Some bit of news going out to all the iPhone Fanboys (and FanGirls). It's been a long long time since the annoucement of the Tiffen Smoothee. The 'Smoothee' is a Steadicam Merlin like device originally designed as a stabilizer for the iPhone, but it doesn't look too difficult to port something like that to support other cameras as well. The handle on the Smoothee looks like the exact same design from the Steadicam Merlin, which is very effective in stabilizing movement from walking or running. I originally posted about this stabilizer way back in May. Looks like Tiffen just missed the boat on the iPhone 4 launch, but better late than never.
They just opened up a form you can submit if you want to register for some spam as someone interested in the Tiffen Smoothee, that should be released in limited quantities around December. If you decide to drop your name down on the form, do me a favor and leave this website address in the comments, i'm hoping they'll send me something for a test drive LOL!. Here's the link: http://www.tiffen.com/steadicam_smoothee_signup_form.html.
Wait! Just gotta say sorry about the mess, I just bought the place and still moving crap in. Boxes everywhere, don't know where to put anything yet. Hey you're lucky i'm even sharing this test video, it's almost Midnight! Yeah and it might be a bit dark too, I wasn't going for quality here, just trying to get this darn thing balanced. So I have an early music video shoot tomorrow in which I thought I would do ALL Canon 60D's so I can break her in and get faster at the menu and settings. There will be three Canon 60D's on set. I didn't have the Glidecam HD1000 Stabilizer here, so I had to balance the Glidecam HD4000 Stabilizer. (always balance your rig the night before, saves time).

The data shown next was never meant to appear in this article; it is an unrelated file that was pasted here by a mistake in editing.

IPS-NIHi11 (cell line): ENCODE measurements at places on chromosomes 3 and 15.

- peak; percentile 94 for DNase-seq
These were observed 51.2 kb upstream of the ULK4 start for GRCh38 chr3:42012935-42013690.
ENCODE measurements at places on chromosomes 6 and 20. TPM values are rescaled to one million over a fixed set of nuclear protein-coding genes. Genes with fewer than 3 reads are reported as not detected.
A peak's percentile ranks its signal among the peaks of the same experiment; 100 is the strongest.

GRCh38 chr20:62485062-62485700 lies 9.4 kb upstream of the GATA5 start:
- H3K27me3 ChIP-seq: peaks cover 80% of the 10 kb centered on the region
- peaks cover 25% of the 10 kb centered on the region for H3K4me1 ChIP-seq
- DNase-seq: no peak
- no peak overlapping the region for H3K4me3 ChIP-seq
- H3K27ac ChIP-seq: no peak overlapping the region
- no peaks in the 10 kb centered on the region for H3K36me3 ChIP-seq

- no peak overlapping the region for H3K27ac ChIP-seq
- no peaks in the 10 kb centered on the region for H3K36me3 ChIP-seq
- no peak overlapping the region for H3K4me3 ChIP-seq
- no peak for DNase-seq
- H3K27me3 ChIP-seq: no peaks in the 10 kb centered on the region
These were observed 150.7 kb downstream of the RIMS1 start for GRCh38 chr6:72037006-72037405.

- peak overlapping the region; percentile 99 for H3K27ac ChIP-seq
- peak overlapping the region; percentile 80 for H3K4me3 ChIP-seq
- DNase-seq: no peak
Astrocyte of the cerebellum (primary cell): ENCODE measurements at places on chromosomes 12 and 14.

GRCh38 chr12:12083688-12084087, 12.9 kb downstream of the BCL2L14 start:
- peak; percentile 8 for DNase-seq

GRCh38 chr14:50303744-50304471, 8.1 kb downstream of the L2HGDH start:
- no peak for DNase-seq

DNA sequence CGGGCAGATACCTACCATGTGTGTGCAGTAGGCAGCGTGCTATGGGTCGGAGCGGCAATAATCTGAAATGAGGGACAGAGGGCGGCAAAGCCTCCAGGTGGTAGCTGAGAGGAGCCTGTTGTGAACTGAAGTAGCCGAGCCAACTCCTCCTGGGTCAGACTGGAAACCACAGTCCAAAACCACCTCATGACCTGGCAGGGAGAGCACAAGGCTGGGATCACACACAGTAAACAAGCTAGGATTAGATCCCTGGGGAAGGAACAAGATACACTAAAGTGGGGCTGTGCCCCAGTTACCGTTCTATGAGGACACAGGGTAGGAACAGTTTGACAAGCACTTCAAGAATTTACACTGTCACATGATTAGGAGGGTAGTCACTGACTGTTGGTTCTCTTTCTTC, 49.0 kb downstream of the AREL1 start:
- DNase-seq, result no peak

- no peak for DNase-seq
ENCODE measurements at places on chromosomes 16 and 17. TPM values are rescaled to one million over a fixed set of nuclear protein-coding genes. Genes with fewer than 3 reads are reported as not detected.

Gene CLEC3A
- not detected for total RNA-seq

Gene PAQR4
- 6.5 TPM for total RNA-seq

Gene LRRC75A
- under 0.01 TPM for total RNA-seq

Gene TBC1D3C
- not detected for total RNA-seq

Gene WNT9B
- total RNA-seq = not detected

Yes, you can add weights under the camera, but the hot shoe was a simple way to add or remove weights, keep things almost centered with the camera weight, and also easy to shift it around for additional fine tuning balance. It's a pretty cool setup actually which would work great with some stabilizers that lack fine tuning adjustments. You can add a simple flat bar to the hot shoe and shift it around to center that camera weight. So i'm very close to having it balanced, the rest can be done by moving the lower sled up or down to make it either bottom heavy or top heavy. Check out the video above, and the photos of how I added the weights to the camera with a threaded hot shoe mount. You can find those mounts in this article: http://cheesycam.com/mounting-zoom-h1-on-camera/ or find some below.